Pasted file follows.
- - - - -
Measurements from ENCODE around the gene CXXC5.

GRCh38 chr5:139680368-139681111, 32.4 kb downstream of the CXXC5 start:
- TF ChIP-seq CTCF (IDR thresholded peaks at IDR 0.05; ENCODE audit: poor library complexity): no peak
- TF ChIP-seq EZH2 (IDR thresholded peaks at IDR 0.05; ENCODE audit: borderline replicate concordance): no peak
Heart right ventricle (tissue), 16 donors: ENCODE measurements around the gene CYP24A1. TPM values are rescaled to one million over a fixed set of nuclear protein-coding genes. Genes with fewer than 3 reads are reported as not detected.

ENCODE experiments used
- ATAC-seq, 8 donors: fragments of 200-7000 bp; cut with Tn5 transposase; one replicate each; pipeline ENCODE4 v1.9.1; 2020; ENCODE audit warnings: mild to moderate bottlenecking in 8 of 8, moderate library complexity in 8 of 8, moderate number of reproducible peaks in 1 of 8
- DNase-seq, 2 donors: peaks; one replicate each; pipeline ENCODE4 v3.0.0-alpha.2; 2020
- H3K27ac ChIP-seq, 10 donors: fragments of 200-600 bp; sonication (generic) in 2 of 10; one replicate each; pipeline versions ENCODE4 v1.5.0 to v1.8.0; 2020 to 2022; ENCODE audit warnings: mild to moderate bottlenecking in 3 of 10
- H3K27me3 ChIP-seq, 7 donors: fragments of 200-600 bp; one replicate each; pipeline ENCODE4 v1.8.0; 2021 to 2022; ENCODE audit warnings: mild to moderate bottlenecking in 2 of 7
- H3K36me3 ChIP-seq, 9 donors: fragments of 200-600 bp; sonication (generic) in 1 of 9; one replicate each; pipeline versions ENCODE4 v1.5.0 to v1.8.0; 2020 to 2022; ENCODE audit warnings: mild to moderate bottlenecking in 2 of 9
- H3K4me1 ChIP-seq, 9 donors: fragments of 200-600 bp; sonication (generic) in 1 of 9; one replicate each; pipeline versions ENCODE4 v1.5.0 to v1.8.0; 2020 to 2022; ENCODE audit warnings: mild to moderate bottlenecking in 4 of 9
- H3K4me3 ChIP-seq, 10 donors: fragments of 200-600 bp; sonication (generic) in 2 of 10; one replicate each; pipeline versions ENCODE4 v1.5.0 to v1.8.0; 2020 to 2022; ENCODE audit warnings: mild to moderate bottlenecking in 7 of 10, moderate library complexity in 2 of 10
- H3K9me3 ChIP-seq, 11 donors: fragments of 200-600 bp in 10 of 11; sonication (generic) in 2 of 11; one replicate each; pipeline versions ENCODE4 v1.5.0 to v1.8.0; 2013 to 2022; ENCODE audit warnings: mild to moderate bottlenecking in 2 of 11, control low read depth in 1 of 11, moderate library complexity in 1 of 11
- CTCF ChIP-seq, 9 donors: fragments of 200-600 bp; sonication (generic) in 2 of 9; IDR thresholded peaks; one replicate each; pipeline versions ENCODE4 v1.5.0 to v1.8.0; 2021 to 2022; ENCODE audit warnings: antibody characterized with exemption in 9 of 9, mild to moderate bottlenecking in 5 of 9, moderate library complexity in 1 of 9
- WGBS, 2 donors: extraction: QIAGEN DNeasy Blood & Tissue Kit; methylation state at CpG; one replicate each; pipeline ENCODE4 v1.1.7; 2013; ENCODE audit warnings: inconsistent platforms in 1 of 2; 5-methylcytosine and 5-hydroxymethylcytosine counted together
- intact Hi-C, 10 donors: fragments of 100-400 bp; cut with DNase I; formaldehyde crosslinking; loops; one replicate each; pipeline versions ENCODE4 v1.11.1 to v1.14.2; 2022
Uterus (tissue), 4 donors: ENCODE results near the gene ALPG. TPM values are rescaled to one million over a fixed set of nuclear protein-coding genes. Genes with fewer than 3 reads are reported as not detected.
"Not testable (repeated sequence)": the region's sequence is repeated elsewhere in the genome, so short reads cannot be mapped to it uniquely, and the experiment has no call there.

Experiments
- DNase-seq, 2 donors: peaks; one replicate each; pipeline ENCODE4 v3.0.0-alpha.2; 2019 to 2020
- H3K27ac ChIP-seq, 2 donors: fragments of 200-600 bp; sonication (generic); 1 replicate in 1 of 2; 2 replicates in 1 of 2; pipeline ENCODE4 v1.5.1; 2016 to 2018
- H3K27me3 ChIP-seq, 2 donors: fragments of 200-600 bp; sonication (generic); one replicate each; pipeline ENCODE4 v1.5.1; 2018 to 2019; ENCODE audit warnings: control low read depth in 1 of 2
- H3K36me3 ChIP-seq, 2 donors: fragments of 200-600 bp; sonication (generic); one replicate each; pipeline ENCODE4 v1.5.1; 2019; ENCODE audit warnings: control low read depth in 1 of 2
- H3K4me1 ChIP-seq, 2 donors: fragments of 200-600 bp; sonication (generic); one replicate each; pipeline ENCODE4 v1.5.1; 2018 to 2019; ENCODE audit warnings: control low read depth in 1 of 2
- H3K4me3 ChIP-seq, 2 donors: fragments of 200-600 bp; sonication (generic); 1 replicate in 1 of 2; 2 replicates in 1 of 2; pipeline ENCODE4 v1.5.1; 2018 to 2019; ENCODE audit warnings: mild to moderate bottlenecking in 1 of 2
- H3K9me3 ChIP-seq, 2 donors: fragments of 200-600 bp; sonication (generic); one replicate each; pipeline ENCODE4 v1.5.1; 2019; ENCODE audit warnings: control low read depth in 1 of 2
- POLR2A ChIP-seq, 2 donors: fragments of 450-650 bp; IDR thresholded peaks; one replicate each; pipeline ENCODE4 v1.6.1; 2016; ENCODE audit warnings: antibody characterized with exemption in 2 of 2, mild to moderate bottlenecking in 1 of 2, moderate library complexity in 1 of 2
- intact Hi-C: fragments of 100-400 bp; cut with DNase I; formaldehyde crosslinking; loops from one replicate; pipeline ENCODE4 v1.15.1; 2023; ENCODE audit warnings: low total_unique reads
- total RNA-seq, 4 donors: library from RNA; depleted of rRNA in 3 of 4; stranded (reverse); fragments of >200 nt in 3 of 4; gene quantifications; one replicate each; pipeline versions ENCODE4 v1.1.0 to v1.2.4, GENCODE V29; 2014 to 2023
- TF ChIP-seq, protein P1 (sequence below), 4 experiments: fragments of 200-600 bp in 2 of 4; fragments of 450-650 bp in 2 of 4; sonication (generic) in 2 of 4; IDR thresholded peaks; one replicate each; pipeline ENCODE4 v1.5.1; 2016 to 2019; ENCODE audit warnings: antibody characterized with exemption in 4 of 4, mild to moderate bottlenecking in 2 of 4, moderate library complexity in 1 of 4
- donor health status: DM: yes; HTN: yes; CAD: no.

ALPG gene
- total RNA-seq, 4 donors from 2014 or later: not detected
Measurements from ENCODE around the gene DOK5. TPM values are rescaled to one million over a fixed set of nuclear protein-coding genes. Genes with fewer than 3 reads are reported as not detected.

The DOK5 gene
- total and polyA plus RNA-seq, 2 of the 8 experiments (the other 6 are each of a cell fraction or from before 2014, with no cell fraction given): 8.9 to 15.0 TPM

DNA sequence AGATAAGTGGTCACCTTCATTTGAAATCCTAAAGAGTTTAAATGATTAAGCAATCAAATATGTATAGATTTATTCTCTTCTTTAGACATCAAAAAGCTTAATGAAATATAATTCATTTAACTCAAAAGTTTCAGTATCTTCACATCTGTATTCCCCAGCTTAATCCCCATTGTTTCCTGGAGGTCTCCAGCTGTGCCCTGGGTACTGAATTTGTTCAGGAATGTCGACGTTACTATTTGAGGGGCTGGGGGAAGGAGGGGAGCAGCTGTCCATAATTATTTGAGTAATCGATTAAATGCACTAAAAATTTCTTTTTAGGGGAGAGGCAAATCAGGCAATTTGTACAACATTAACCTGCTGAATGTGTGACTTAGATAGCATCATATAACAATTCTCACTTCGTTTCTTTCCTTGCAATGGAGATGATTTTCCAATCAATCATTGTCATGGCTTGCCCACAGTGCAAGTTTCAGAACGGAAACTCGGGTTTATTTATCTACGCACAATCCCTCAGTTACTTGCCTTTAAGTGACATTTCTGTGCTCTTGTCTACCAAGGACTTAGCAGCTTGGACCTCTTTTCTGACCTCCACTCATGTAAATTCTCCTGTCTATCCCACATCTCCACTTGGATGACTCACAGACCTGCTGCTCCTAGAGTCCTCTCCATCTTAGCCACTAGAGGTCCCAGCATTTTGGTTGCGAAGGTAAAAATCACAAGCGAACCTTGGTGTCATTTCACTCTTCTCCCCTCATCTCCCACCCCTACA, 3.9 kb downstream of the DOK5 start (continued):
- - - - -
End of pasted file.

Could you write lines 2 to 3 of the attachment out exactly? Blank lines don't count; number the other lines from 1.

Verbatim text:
GRCh38 chr5:139680368-139681111, 32.4 kb downstream of the CXXC5 start:
- TF ChIP-seq CTCF (IDR thresholded peaks at IDR 0.05; ENCODE audit: poor library complexity): no peak